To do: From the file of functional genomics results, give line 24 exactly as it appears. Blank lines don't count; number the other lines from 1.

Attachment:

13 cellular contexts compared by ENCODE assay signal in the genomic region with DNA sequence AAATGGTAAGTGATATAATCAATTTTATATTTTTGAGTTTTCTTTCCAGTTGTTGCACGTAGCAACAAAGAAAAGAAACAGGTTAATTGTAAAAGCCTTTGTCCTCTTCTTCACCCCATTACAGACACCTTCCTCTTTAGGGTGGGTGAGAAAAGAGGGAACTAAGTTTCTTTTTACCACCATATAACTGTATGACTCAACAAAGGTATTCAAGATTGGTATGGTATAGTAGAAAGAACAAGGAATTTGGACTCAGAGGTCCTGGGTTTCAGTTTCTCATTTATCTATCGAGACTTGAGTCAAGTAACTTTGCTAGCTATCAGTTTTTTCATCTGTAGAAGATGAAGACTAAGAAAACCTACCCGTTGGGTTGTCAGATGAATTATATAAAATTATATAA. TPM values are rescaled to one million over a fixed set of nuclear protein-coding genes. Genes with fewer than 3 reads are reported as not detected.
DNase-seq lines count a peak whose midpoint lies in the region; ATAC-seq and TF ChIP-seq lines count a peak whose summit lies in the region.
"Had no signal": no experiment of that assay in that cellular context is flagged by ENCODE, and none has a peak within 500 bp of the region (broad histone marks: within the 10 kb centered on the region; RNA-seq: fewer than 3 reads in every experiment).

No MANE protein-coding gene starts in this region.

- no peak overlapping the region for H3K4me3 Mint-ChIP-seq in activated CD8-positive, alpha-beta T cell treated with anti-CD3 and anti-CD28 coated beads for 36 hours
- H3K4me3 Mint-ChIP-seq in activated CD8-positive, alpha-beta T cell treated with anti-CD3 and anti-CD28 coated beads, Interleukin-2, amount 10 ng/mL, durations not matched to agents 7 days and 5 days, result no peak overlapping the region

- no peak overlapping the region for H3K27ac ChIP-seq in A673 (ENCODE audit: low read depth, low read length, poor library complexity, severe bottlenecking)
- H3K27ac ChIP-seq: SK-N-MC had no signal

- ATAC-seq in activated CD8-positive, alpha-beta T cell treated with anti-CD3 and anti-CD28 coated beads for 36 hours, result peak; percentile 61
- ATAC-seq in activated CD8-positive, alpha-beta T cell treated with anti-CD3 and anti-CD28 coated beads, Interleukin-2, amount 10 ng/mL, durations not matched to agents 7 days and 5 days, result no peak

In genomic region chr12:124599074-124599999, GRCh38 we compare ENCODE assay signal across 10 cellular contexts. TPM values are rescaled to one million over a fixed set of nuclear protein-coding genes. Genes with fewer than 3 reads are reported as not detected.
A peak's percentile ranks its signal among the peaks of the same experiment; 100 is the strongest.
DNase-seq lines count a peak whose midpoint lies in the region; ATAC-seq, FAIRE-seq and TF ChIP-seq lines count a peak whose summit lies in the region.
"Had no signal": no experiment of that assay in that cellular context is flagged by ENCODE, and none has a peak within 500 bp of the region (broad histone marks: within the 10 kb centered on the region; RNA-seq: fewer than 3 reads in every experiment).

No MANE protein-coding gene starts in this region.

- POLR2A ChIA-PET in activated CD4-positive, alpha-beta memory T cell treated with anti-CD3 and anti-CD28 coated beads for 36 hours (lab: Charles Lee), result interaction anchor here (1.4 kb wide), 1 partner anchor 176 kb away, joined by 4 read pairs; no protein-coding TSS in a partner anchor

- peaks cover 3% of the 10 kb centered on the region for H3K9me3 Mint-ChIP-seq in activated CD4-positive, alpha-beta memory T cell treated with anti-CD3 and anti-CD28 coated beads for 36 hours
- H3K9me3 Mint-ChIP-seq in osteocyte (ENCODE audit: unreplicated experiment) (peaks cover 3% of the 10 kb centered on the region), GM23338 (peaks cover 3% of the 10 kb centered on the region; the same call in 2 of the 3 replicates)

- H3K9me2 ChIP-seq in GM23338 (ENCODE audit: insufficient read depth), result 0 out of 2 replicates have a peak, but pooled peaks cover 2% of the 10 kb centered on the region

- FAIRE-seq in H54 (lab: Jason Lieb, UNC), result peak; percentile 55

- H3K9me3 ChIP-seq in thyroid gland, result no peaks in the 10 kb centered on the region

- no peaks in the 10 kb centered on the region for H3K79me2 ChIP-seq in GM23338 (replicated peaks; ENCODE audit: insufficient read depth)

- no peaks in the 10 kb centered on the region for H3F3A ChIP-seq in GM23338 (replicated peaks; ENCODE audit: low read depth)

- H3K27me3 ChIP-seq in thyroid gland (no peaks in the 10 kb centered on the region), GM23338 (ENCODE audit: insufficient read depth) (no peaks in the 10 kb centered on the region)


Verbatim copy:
- H3K27me3 ChIP-seq in thyroid gland (no peaks in the 10 kb centered on the region), GM23338 (ENCODE audit: insufficient read depth) (no peaks in the 10 kb centered on the region)